Mars is about as close to earth as it gets this month, and astronomical sources are suggesting that we go outside and look.
But two spacecraft have been rolling around on Mars taking a much closer look for the past year and a half. The Mars Exploration Rover Mission was launched from earth on two separate vehicles on June 15 and July 7, 2003. Spirit and Opportunity landed on January 3 and January 24, 2004, and were expected to have a working life of about 90 sols, or Martian days (about 39.5 minutes longer than ours). Instead, each heroic little vehicle is continuing to do science on the surface of Mars. Spirit has been working for 561 sols and is climbing day by day--sol by sol--to the summit of a formation called the Columbia Hills, sampling rocks and making observations as it goes. Opportunity is on sol 548 and is rolling across the Plains of Meridiani en route to Erebus Crater.
We have a very interesting new book, Roving Mars : spirit, opportunity, and the exploration of the red planet, by Steve Squyres. Squyres is the principal scientific investigator behind the Mars Rover mission, and a lively writer. He details the complicated science involved in designing and operating the two Rover machines, and chronicles the first several months of discoveries made and technical problems surmounted--all done from an ever-changing distance of anywhere from 36 million miles to 250 million miles as Mars and Earth go 'round in their orbits.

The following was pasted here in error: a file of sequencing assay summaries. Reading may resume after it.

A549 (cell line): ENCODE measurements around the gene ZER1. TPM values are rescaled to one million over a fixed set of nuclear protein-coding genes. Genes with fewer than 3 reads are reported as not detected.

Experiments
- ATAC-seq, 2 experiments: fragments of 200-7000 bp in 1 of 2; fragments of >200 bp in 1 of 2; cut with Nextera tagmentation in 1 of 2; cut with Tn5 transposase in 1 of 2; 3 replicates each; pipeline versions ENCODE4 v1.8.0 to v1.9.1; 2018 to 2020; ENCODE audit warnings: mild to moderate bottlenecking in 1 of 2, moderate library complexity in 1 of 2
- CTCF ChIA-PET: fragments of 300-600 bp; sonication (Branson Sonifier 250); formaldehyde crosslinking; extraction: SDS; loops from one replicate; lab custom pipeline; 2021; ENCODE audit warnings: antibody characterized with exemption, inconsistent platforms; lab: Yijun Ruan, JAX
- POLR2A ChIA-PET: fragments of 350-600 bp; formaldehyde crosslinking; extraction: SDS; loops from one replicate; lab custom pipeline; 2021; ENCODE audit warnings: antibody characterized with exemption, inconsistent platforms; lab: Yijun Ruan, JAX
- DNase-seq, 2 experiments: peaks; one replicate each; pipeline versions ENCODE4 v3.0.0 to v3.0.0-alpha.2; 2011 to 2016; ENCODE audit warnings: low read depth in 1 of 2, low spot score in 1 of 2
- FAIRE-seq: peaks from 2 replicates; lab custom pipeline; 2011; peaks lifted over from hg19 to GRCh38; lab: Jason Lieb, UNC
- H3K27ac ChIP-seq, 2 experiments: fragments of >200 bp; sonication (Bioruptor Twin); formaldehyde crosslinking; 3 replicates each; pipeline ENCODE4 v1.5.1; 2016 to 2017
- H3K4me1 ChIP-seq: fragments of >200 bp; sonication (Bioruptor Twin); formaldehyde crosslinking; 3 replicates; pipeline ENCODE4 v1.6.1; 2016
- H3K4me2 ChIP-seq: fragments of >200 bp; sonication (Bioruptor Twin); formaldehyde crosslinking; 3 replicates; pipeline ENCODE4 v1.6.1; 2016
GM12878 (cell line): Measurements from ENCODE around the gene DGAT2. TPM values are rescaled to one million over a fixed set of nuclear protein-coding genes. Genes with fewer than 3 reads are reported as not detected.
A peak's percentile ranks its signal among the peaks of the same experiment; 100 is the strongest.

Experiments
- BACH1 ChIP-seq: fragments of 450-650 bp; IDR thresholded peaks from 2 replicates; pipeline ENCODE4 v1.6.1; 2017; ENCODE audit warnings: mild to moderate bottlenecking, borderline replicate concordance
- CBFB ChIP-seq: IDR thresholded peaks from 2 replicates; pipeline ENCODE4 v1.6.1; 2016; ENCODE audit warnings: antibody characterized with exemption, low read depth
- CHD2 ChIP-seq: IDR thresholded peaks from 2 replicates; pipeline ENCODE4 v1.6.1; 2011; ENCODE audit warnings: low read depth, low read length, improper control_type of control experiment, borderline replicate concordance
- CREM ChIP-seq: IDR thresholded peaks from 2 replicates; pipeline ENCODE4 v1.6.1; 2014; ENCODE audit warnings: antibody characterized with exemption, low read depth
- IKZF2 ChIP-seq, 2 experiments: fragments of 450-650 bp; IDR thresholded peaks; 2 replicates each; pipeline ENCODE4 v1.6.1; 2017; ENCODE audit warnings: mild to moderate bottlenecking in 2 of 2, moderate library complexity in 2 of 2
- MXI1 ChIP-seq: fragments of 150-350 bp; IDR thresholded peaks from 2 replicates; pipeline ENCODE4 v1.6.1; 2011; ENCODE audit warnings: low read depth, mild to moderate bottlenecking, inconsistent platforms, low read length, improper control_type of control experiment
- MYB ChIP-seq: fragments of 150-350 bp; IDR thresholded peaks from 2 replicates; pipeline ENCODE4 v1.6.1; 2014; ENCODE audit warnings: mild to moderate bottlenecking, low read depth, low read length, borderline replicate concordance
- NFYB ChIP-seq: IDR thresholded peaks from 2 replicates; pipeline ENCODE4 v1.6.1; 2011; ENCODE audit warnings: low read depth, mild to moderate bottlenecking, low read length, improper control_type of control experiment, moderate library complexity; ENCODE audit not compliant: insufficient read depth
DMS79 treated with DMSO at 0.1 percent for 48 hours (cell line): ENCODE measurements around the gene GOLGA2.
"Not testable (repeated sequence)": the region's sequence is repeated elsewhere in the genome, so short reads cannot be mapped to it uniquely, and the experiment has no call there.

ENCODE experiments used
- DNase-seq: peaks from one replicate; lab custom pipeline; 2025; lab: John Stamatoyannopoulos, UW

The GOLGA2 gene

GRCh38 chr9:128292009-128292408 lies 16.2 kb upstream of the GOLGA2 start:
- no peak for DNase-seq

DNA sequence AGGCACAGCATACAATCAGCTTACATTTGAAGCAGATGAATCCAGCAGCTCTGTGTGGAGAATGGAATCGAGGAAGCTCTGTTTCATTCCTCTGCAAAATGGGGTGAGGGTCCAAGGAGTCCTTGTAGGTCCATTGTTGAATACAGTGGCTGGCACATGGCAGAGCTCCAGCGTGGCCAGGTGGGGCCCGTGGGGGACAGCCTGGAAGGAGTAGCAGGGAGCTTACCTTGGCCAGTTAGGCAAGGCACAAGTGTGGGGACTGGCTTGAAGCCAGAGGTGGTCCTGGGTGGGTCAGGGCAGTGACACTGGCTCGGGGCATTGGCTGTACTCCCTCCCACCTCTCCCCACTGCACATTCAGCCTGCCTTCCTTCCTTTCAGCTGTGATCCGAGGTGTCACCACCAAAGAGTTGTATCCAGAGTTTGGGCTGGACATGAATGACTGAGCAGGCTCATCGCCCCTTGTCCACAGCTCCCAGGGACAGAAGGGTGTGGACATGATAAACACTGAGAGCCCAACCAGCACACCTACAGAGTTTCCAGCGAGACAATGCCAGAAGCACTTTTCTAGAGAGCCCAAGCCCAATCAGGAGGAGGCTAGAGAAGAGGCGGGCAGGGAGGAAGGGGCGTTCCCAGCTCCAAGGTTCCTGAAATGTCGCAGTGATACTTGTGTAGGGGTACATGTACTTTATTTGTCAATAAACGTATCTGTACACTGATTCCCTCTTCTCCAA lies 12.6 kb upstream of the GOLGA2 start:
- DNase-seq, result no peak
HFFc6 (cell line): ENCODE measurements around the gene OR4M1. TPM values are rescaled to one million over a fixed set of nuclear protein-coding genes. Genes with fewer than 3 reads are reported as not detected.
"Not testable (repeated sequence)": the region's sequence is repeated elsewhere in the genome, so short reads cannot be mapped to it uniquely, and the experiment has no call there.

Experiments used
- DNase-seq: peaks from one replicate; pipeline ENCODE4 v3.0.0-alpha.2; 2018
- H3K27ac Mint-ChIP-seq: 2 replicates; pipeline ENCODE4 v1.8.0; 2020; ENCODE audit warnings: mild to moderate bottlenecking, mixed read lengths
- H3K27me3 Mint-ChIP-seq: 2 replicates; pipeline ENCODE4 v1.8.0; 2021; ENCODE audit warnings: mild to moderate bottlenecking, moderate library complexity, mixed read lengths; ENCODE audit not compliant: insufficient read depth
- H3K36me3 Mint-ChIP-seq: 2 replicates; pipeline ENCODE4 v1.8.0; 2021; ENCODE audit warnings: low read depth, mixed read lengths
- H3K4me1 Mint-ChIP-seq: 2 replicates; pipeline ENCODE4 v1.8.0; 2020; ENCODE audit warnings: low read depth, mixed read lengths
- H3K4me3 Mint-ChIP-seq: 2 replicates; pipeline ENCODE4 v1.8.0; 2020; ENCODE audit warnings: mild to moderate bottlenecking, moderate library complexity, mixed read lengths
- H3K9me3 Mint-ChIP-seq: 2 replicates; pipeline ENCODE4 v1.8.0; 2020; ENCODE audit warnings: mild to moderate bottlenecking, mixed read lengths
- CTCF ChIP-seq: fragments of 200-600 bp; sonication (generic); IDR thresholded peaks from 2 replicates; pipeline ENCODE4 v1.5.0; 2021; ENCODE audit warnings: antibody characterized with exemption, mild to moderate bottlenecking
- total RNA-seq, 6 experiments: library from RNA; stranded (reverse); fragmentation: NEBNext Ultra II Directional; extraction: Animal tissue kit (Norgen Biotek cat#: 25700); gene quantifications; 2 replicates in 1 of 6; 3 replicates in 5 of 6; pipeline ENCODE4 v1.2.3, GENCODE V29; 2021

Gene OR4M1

Meanwhile, Cassini continues to orbit Saturn. Since it settled into orbit on July 1, 2004, it has been working its way through a series of flybys of many of Saturn's moons, the next being another approach to Titan on August 22.
NASA has a handy page detailing all its current missions. Have we mentioned lately what a boon the web is for science freaks? Unlike entertainment, science is a realm where the practitioners are happy to give their work away.